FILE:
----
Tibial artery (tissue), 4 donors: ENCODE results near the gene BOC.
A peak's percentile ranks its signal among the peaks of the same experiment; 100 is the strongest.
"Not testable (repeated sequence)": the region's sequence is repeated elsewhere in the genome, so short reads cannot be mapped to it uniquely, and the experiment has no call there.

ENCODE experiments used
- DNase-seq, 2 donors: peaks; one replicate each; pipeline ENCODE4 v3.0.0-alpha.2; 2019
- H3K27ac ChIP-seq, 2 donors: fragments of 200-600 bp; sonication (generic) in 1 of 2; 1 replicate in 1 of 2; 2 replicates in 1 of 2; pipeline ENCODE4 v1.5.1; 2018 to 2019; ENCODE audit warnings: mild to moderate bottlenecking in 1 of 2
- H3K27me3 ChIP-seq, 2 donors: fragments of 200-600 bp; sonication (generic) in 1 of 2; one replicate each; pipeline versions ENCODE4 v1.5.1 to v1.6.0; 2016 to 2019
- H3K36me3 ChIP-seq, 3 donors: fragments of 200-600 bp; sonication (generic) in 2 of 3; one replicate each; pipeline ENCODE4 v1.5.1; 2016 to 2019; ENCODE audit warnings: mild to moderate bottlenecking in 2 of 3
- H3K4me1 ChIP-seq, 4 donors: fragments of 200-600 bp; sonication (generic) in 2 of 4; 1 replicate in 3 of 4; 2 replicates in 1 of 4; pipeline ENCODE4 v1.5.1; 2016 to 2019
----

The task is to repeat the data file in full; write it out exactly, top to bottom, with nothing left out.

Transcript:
Tibial artery (tissue), 4 donors: ENCODE results near the gene BOC.
A peak's percentile ranks its signal among the peaks of the same experiment; 100 is the strongest.
"Not testable (repeated sequence)": the region's sequence is repeated elsewhere in the genome, so short reads cannot be mapped to it uniquely, and the experiment has no call there.

ENCODE experiments used
- DNase-seq, 2 donors: peaks; one replicate each; pipeline ENCODE4 v3.0.0-alpha.2; 2019
- H3K27ac ChIP-seq, 2 donors: fragments of 200-600 bp; sonication (generic) in 1 of 2; 1 replicate in 1 of 2; 2 replicates in 1 of 2; pipeline ENCODE4 v1.5.1; 2018 to 2019; ENCODE audit warnings: mild to moderate bottlenecking in 1 of 2
- H3K27me3 ChIP-seq, 2 donors: fragments of 200-600 bp; sonication (generic) in 1 of 2; one replicate each; pipeline versions ENCODE4 v1.5.1 to v1.6.0; 2016 to 2019
- H3K36me3 ChIP-seq, 3 donors: fragments of 200-600 bp; sonication (generic) in 2 of 3; one replicate each; pipeline ENCODE4 v1.5.1; 2016 to 2019; ENCODE audit warnings: mild to moderate bottlenecking in 2 of 3
- H3K4me1 ChIP-seq, 4 donors: fragments of 200-600 bp; sonication (generic) in 2 of 4; 1 replicate in 3 of 4; 2 replicates in 1 of 4; pipeline ENCODE4 v1.5.1; 2016 to 2019